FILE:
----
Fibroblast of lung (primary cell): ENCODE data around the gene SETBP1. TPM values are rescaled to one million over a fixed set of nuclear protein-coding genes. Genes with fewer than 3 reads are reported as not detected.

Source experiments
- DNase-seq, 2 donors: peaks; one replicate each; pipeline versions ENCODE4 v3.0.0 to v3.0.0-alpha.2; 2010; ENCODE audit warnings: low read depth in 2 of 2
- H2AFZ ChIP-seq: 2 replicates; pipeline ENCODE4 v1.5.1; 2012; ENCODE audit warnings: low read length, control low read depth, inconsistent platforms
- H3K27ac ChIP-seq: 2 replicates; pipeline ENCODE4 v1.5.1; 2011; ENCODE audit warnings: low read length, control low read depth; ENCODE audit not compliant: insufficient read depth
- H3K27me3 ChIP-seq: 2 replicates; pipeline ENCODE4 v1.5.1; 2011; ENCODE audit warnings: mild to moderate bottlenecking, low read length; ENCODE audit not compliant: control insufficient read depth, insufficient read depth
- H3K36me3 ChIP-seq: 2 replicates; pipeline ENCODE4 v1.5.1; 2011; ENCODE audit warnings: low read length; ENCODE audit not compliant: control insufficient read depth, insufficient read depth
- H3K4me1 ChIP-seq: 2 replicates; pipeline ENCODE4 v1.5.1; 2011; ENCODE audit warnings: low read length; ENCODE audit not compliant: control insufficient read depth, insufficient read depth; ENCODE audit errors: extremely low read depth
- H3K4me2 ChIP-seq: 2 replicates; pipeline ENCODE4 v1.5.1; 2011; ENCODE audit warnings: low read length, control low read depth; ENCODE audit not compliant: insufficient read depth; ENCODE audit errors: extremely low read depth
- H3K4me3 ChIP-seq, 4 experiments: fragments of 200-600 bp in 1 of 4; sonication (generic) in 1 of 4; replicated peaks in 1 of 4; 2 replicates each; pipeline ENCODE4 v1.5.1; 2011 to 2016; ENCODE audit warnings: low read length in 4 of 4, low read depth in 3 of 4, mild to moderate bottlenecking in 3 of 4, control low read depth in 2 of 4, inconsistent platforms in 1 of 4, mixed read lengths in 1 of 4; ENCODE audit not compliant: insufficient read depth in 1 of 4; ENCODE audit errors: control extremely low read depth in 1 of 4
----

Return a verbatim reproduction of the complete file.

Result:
Fibroblast of lung (primary cell): ENCODE data around the gene SETBP1. TPM values are rescaled to one million over a fixed set of nuclear protein-coding genes. Genes with fewer than 3 reads are reported as not detected.

Source experiments
- DNase-seq, 2 donors: peaks; one replicate each; pipeline versions ENCODE4 v3.0.0 to v3.0.0-alpha.2; 2010; ENCODE audit warnings: low read depth in 2 of 2
- H2AFZ ChIP-seq: 2 replicates; pipeline ENCODE4 v1.5.1; 2012; ENCODE audit warnings: low read length, control low read depth, inconsistent platforms
- H3K27ac ChIP-seq: 2 replicates; pipeline ENCODE4 v1.5.1; 2011; ENCODE audit warnings: low read length, control low read depth; ENCODE audit not compliant: insufficient read depth
- H3K27me3 ChIP-seq: 2 replicates; pipeline ENCODE4 v1.5.1; 2011; ENCODE audit warnings: mild to moderate bottlenecking, low read length; ENCODE audit not compliant: control insufficient read depth, insufficient read depth
- H3K36me3 ChIP-seq: 2 replicates; pipeline ENCODE4 v1.5.1; 2011; ENCODE audit warnings: low read length; ENCODE audit not compliant: control insufficient read depth, insufficient read depth
- H3K4me1 ChIP-seq: 2 replicates; pipeline ENCODE4 v1.5.1; 2011; ENCODE audit warnings: low read length; ENCODE audit not compliant: control insufficient read depth, insufficient read depth; ENCODE audit errors: extremely low read depth
- H3K4me2 ChIP-seq: 2 replicates; pipeline ENCODE4 v1.5.1; 2011; ENCODE audit warnings: low read length, control low read depth; ENCODE audit not compliant: insufficient read depth; ENCODE audit errors: extremely low read depth
- H3K4me3 ChIP-seq, 4 experiments: fragments of 200-600 bp in 1 of 4; sonication (generic) in 1 of 4; replicated peaks in 1 of 4; 2 replicates each; pipeline ENCODE4 v1.5.1; 2011 to 2016; ENCODE audit warnings: low read length in 4 of 4, low read depth in 3 of 4, mild to moderate bottlenecking in 3 of 4, control low read depth in 2 of 4, inconsistent platforms in 1 of 4, mixed read lengths in 1 of 4; ENCODE audit not compliant: insufficient read depth in 1 of 4; ENCODE audit errors: control extremely low read depth in 1 of 4